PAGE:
13. Some firms require consumers to pay an initial fee for the right to buy their product and an additional fee for each unit of the product they purchase. This practice is referred to as

A) odd pricing.              C) a two-part tariff

B) dual pricing.                  D) perfect price discrimination.

14. Argue with the following statement. Monopolies overcharge and underproduce. This imposes costs on the society. Therefore all monopoly businesses should be banned by the government. Give 2 arguments in defense of monopolies.

15. Products produced for mass consumption are often criticized as being of poor quality. We know, however, that markets create many assurance mechanisms to help consumers monitor product quality. “Piece of Crap” by Neil Young discusses several of these mechanisms. In reference to the song, what market mechanisms help to alleviate problems arising from the lack of information about the quality of goods? Does Neil Young think these mechanisms work well?


Tried to save the trees Bought a platsic bag The bottom fell out

It was a piece of crap

Saw it on the tube Bought it on the phone Now you’re home aloneIt’s a piece of crap

I tried to plug in it I tried to turn it on When I got it home It was a piece of crap

Got it from a friend

On him you can depend I found out in the end

It was a piece of crap

I’m hying to save the trees I saw it on TV

They cut the forest down To build a piece of crap

I went back to the store They gave me four more The guy told me at the door

1. The characteristic most closely associated with oligopoly is:

a.   easy entry into the industry.                   c. product standardization.

b.   a few large producers.                             d. no control over price.                          e. zero profits

2. Which of the following is the poorestexample of an oligopoly market?

a.                                                                                                                  breakfast cereals in the US          c. OPEC

b.                                                                                               domestic cars in the US           d. bars/night clubs in NYC   e. universities in Manhattan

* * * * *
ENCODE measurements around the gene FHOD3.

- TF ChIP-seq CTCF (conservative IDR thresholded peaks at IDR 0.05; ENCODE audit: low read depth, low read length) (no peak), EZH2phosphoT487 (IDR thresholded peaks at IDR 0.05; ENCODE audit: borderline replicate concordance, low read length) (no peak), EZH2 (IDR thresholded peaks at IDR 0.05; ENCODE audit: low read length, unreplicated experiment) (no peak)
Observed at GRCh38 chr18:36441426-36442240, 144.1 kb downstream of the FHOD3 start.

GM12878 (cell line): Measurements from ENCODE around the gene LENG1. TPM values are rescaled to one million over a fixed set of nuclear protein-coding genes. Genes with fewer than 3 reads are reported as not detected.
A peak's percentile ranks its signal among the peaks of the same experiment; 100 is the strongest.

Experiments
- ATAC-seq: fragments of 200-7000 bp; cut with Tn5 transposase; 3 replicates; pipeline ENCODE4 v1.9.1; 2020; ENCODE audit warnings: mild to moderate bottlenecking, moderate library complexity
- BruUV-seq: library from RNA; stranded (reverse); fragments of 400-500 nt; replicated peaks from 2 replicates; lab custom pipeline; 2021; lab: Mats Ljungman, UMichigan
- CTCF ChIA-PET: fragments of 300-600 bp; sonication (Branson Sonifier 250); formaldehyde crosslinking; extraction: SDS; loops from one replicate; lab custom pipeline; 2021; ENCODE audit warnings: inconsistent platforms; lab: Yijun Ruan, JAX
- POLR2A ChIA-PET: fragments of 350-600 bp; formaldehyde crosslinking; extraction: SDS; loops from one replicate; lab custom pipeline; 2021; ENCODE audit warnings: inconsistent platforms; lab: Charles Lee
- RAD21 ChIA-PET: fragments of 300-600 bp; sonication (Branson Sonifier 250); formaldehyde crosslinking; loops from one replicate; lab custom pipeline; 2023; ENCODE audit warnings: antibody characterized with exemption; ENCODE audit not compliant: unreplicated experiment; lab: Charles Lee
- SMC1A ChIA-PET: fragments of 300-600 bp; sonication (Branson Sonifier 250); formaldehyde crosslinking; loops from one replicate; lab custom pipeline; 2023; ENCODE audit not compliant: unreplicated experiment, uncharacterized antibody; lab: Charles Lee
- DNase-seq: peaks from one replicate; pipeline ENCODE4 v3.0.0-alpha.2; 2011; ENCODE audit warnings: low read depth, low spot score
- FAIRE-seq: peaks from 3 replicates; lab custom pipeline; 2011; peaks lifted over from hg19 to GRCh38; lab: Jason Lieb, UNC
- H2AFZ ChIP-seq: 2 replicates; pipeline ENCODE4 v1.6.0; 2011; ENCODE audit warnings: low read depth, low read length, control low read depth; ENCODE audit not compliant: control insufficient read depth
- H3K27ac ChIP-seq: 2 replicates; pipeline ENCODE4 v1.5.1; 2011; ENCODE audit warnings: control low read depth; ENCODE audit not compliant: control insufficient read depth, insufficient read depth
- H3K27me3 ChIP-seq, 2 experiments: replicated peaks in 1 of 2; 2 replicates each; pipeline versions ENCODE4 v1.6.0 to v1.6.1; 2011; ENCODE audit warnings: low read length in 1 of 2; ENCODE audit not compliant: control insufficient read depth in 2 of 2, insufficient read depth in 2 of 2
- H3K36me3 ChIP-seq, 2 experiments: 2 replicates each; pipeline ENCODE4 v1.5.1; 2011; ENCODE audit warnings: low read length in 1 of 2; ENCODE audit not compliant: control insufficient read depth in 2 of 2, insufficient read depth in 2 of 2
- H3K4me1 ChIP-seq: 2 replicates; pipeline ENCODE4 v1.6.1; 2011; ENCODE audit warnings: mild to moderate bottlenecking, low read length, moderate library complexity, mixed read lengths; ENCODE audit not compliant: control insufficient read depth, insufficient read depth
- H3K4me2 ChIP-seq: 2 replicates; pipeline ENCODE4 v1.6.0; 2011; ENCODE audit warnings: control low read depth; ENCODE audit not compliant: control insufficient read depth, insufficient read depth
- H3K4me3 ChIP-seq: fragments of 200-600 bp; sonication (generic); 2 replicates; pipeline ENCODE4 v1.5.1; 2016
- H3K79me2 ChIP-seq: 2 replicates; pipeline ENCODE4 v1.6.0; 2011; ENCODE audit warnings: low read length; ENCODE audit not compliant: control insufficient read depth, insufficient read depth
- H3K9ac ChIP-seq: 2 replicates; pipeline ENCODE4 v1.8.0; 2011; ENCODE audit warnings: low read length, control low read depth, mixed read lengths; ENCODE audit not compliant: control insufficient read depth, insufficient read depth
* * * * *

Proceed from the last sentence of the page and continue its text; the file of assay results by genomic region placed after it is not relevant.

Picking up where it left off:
3. OPEC as a cartel will, in comparison to a competitive industry:

a.              Produce less output and charge a higher price

b.              Produce greater output and charge a higher price

c.              Produce greater output and charge a lower price

d.              Produce less output and charge a lower price

4. When the player of a game chooses a dominant strategy,

a.   it is the best strategy only if other players are cooperative

b.   it is always leads to a Nash equilibrium that makes all players equally well off

c.   the game can never reach a Nash equilibrium

d.   it is the best strategy, regardless of choices made by other players

5. Each cell in the strategic chart above shows (payoff to Firm A, payoff to Firm B) given two different price strategies. Mark each firm’s dominant strategy and answer the following question. Find Nash equilibrium of this game.

Finn B

6. The incentive to cheat is strong in a cartel because:

a.   the marginal revenue is greater than marginal cost at the profit-maximizing price set by the cartel.

b.   there is a significant lack of government regulation of cartels, especially those in worldwide production.

c.   the costs of production are the same for each firm, but the product demand differs.

d.   each firm can increase its output and thus its profits by cutting price.

7. Collusion

A) is rampant in perfect competition as all firms charge the same price.

B) reduces market concentration in an industry.

C) among firms is difficult to maintain because it eliminates long run economic profit.

D) is more difficult when there are many firms producing differentiated products in an industry.

8. Boeing an Airbus are considering whether to build a new factory. What is the Nash equilibrium of this game?

Air Bus

Build                                            Don’t Build